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Doctor prescribing Vivitrol to their patient for drug addiction Los Angeles.

Vivitrol is a medication that is sometimes prescribed to individuals suffering from opioid use disorder. Rehab programs for addiction employ physicians who can prescribe it when necessary and supervise a Vivitrol treatment program. 

This medication can be used to help clients remain abstinent from recreational opioids. In most cases, it is most effective when used in the context of a medication-assisted treatment plan.

Vivitrol via Medication-Assisted Treatment

Medication-assisted treatment, or MAT, is an evidence-based treatment modality that can help individuals recover from substance use disorders. While the term “medication” may lead one to believe that medication-assisted treatment involves medication alone, the keyword is in fact “assisted.” 

Medication-assisted treatment is a modality that combines medicine and behavioral therapy. Physicians prescribe medications to alleviate the withdrawal symptoms and cravings associated with addiction. This allows clients to immerse themselves more fully in a variety of behavioral therapies, ensuring that they have a chance to gain essential coping skills.

What is Vivitrol?

Vivitrol is a brand name for the drug naltrexone. Naltrexone, whether in the form of Vivitrol or another formulation, can be prescribed to individuals suffering from both alcohol use disorder and opioid use disorder. The medication is available in the form of an oral tablet, though it can also be administered via an intramuscular solution, generally once a month.

Vivitrol should not be taken by individuals who are currently physically dependent on opioids. Physicians can prescribe it after a client has fully withdrawn from opioids. This generally means maintaining abstinence for 7 days at a minimum before starting a Vivitrol treatment program. Taking it too early can cause a person to experience more several withdrawal symptoms than they otherwise would.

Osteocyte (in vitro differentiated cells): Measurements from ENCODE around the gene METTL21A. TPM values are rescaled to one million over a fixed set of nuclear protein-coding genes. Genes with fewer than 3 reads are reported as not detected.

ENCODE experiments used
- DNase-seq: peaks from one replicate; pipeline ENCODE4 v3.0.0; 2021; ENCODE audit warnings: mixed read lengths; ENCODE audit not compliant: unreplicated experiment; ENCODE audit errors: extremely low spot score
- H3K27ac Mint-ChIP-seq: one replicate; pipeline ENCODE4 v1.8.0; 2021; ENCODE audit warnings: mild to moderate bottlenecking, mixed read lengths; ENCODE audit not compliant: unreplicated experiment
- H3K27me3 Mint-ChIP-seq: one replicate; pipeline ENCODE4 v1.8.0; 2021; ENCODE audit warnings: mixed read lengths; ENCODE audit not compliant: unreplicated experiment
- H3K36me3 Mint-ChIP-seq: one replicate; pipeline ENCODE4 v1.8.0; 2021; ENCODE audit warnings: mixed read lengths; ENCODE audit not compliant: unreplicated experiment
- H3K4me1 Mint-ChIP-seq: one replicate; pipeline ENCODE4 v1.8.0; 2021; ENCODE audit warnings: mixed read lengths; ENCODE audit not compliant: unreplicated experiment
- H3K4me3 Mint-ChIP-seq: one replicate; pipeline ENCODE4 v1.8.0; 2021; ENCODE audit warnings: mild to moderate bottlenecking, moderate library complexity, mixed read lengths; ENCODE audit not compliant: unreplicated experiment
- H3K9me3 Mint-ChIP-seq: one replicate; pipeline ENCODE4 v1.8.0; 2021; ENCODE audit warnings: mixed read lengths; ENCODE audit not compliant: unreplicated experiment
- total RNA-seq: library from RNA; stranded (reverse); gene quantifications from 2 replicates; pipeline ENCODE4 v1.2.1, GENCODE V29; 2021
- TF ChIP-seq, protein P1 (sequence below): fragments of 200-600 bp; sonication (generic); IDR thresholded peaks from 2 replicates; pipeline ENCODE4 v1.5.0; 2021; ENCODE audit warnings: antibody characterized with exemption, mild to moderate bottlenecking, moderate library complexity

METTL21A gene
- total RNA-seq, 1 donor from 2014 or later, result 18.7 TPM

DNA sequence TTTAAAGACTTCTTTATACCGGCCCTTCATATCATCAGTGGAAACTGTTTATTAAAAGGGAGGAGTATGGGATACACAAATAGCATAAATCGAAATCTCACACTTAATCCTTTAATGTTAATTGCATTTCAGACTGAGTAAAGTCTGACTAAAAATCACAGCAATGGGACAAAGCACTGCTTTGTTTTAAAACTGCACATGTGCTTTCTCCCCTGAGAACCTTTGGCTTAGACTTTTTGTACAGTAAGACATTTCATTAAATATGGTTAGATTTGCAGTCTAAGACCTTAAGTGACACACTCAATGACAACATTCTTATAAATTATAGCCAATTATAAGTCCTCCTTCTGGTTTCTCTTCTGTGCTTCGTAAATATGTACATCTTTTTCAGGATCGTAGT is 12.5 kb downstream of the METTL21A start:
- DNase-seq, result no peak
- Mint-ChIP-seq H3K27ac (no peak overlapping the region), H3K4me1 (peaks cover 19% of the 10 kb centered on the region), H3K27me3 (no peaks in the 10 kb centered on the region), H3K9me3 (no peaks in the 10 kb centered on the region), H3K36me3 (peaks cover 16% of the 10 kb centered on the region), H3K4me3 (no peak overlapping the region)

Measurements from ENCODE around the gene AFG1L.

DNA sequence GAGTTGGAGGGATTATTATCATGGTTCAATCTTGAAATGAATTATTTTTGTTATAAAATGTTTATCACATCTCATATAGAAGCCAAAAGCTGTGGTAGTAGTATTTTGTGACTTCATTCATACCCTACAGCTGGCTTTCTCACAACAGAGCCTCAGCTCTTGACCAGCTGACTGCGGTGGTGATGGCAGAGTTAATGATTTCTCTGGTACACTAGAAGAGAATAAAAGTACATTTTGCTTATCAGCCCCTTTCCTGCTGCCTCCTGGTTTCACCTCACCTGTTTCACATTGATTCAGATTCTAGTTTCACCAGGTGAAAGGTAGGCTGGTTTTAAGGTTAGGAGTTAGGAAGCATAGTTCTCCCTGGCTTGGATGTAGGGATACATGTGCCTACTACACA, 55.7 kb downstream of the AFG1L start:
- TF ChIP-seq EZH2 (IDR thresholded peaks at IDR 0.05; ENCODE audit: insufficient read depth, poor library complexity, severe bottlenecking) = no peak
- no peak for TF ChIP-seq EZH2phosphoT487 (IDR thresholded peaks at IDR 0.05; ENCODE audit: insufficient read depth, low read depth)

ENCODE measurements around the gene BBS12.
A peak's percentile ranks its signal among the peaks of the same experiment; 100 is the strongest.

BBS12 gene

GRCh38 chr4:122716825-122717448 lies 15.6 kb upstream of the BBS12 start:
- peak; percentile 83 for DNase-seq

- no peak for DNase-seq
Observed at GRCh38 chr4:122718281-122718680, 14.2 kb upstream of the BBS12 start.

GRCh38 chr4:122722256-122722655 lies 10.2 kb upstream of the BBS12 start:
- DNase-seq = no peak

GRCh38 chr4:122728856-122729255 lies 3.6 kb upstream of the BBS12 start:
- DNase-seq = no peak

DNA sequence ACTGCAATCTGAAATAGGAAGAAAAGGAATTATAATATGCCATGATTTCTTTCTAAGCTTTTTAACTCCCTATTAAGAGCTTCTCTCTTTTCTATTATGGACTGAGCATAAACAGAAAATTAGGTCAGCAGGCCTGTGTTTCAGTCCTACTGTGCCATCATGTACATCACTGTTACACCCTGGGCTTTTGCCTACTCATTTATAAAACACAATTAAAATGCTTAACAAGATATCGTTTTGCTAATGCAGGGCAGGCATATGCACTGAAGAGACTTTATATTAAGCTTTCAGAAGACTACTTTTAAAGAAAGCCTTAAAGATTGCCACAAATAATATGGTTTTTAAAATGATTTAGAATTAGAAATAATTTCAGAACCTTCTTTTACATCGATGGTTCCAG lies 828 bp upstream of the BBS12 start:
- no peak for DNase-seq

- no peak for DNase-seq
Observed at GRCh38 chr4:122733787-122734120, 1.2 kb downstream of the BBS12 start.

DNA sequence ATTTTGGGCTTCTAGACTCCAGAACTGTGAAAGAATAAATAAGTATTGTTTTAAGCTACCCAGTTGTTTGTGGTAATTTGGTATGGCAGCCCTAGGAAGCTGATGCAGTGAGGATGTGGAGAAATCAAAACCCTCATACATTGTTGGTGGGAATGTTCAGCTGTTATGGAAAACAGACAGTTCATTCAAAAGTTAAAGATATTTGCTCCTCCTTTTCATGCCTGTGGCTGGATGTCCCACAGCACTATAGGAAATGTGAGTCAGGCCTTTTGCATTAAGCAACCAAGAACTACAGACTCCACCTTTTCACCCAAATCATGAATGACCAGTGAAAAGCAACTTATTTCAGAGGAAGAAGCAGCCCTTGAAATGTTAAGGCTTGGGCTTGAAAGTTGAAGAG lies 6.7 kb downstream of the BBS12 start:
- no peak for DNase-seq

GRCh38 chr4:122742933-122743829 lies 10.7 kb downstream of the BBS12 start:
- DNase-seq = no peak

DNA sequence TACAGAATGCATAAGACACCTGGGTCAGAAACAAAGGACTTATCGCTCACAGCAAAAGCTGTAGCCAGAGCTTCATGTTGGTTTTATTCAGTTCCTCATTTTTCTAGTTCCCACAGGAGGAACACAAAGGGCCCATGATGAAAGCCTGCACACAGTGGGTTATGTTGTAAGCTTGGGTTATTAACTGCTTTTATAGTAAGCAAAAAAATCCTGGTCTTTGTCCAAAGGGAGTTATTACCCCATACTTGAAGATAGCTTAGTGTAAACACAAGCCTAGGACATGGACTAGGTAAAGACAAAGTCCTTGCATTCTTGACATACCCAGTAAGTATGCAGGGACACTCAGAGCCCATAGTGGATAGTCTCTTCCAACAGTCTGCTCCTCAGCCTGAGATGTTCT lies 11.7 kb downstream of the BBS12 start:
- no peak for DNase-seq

Naltrexone, or Vivitrol, works by preventing the brain from producing euphoria when a person takes opioids. It may come as a surprise to hear that naltrexone, despite being used in the treatment of opioid addiction, is in fact an opioid. Unlike recreational opioids, however, naltrexone cannot produce a high. Instead, it binds to the same receptor sites in the brain that recreational drugs activate — and it blocks them.

What happens when a person taking Vivitrol relapses? When a person who is taking it also takes a recreational opioid, such as heroin, they will not experience a high. This makes relapse considerably less appealing to individuals who are trying to recover from addiction. It also reduces the dangers of relapse, since it is far more difficult to overdose while taking it.

Side Effects of Vivitrol

Naltrexone is generally a well-tolerated and safe drug. However, it is nonetheless a potent opiate medication that needs to be taken seriously. Side effects can occur when taking Vivitrol, including:

  • Upset stomach
  • Diarrhea
  • Nervousness or restlessness
  • Sleep problems or exhaustion
  • Joint pain or muscle pain
  • Headaches
  • Decreased appetite

When taken in the form of an injection, allergic reactions can also occur. These can range from liver toxicity to eosinophilic pneumonia. Nonetheless, the risk of these allergic reactions is quite low. For most people, the Vivitrol treatment program is side effect-free, and the benefits of taking it far outweigh the risks.

Vivitrol for Alcohol Use Disorder

Vivitrol was initially prescribed to treat the symptoms of alcohol use disorder. The Food and Drug Administration (FDA) approved it in 2006 for this purpose specifically. When a person takes naltrexone, their cravings for alcohol are significantly minimized. 

There are a number of other medications on the market that also work to reduce alcohol cravings, but they work a bit differently. 

Disulfiram, for instance, disincentivizes alcohol consumption by causing painful symptoms when a person drinks. Naltrexone, on the other hand, simply causes people to crave alcohol less. It does not make people sick when they drink.

Vivitrol is widely recognized as one of the most evidence-based methods for alcohol abuse treatment. When combined with behavioral therapy, Vivitrol is associated with a 25% reduction in heavy drinking days among rehab graduates. Individuals who engage in MAT with Vivitrol have higher rates of abstinence and a significantly reduced likelihood of relapsing.